John Pollock  c. 1750 from Scotland to Ohio (died
there in 1819)
Samuel Pollock  c. 1756 from Pennsylvania to Ohio

Polk’s Folly: An American Family History.  As a young boy growing up in Texas in the 1930’s, William Polk listened
excitedly to stories from his aging grandmother Molly Harding
Polk.  Molly was a child and later bride of the American Civil War
and had grown up listening to stories from her grandfather born during
the Revolutionary War.  “So in just two memories,” William
related, “I had laid out for me tales of the entire history of the
United States.”

In his book Polk’s Folly: An
American Family History
published in 1999, William Polk has
sketched the exhausting Polk saga, from Robert Pollok’s 1680 arrival in
what became Somerset county, Maryland to stirring accounts of various
Polks’ heroism in World War Two.  The story also included an
Indian trader, an early drafter of the Declaration of Independence,
heroes and rascals on both sides of the Civil War, Indian fighters, a
World War One diplomat, and Polk’s own brother, a journalist who
reported on the Nuremberg trials.  The book’s center of gravity,
however, is the meticulous diary kept by America’s 11th President James
Polk, never intended for publication, which provided a
behind-the-scenes account of the Mexican War.

As one reviewer commented:

“Named for the parcel of swampy land
where the Polks first settled in America, Polk’s Folly says as much about one
family’s adventures and misadventures as it does about the grand
processional of American history.”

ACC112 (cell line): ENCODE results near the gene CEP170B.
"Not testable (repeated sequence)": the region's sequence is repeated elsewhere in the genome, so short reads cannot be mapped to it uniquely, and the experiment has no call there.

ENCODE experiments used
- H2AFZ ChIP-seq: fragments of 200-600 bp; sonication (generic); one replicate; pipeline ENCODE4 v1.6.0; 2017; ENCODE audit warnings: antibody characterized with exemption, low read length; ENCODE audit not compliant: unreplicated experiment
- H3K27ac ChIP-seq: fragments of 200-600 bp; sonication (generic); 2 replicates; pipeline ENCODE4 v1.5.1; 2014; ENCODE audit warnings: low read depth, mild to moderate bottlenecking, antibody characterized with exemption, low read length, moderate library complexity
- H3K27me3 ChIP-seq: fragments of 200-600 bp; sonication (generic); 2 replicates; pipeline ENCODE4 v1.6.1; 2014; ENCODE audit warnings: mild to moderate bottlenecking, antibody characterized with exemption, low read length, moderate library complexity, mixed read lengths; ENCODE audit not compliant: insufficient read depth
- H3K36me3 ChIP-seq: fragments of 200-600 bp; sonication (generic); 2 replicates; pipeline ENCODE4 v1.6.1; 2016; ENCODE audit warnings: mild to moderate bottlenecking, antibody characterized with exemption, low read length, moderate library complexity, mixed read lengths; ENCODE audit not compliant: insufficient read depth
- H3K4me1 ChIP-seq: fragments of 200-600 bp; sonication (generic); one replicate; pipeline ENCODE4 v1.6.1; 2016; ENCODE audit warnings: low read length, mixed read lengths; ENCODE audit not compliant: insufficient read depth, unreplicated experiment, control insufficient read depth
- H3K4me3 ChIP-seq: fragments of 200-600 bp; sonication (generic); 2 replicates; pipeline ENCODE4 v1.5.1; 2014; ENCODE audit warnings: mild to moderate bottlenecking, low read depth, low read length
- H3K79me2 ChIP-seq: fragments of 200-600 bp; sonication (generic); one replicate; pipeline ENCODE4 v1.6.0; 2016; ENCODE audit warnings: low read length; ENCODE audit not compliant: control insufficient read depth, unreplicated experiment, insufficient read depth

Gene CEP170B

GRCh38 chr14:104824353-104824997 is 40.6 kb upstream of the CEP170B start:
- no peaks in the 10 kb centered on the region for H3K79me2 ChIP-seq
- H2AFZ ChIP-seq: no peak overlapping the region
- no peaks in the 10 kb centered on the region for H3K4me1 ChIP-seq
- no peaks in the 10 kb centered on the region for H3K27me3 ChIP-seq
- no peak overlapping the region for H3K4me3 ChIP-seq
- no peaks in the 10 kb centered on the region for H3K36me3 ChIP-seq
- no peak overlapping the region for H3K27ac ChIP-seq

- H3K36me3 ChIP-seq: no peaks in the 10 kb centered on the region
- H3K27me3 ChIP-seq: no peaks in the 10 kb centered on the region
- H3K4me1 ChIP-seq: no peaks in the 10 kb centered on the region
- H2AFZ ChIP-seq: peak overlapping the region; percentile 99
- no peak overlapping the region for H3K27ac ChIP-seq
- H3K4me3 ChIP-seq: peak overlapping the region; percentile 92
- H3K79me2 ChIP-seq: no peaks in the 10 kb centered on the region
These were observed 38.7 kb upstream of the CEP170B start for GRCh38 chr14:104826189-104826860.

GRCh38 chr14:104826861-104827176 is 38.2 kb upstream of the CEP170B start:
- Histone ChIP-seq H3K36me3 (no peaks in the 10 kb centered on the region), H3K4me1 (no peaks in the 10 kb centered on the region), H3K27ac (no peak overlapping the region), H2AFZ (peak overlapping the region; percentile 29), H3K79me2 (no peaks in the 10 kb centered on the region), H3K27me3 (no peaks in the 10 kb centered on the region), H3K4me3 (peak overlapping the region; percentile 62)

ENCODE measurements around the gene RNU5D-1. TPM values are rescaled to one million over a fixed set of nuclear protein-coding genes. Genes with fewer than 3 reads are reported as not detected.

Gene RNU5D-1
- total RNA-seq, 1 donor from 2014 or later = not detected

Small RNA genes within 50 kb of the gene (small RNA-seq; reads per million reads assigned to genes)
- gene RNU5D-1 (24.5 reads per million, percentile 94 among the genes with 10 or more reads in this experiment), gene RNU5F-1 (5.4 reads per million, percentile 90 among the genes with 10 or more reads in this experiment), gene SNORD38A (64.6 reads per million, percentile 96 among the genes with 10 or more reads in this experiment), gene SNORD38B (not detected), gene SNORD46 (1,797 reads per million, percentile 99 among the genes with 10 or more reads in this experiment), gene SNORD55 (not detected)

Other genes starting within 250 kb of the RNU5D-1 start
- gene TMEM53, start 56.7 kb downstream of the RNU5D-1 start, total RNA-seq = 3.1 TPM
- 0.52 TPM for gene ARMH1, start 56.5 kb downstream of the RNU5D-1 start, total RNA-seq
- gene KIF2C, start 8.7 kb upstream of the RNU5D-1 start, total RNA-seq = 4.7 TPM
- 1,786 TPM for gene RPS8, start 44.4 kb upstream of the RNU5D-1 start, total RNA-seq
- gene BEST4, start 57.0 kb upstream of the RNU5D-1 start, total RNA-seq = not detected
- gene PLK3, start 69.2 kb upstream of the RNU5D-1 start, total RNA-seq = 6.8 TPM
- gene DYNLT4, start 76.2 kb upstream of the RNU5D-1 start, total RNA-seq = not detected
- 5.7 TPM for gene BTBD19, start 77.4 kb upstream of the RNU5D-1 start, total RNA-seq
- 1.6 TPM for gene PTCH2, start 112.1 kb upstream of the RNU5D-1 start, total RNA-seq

Lou Pollock of Asheville, North Carolina.  Lou Pollock was well-known as a merchant in the
Asheville community and the President of Pollock Inc.  He went
into business in the city in 1910, by his own account with only sixty
dollars in capital.

His shoe store on Patton Avenue in Asheville was opened in 1920 and he
was joined there by his brother Ben as his partner.  That same
year he also started a store in Greenville, South Carolina and he
followed that with a store in West Palm Beach, Florida.   He
is perhaps best remembered for the annual Christmas party for needy
children which he prepared each year.  During the party, Pollock
gave away hundreds of pairs of shoes to children who had no means to
purchase the shoes.

The Jewish presence in this part of western North Carolina had been was
early and was pervasive.  Lou himself was held in regard and
esteem in the community. An expression of this, in 1949, was that the
name of the Mount Sinai Jewish Cemetery in Asheville was changed to the
Lou Pollock Memorial Park.

 


Select Pollock/Polk Names

Robertus de Pollock was the forebear
of the Pollock clan in Scotland.
Robert Polk who came to
Maryland from Ireland in the 1680’s was the forebear of the illustrious
Polk family
in America.
James
Polk
was the 11th
President of the United States (from 1845 to 1849).
Jackson Pollock was a
well-known American abstract expressionist painter. He was
brought up in Wyoming where his father had taken the Pollock name from
a neighbor who had adopted him.
Sam Pollock of the Montreal
Canadiens was one of the most successful NHL executives of all time,
leading his side to nine Stanley Cup wins during his fourteen year
tenure.
Graeme Pollock was an
outstanding South African cricketer of the 1960’s and 1970’s.


Select Pollock/Polk Numbers Today

  • 9,000 in the UK (most numerous
    in Stirling)
  • 15,000 in America (most numerous
    in Texas)
  • 12,000 elsewhere (most numerous in Canada).